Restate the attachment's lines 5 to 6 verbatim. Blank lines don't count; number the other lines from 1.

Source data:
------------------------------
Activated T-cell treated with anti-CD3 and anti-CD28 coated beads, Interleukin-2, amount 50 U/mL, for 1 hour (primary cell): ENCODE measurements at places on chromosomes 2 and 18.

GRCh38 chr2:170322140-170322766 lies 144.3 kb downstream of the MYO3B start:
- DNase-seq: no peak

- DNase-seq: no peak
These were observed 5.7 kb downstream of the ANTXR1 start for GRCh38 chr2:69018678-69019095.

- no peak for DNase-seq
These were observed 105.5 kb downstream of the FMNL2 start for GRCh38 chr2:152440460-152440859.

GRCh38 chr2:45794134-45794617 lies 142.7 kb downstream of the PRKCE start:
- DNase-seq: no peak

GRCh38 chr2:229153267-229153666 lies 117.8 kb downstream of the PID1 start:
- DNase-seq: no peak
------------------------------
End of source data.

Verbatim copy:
These were observed 5.7 kb downstream of the ANTXR1 start for GRCh38 chr2:69018678-69019095.

- no peak for DNase-seq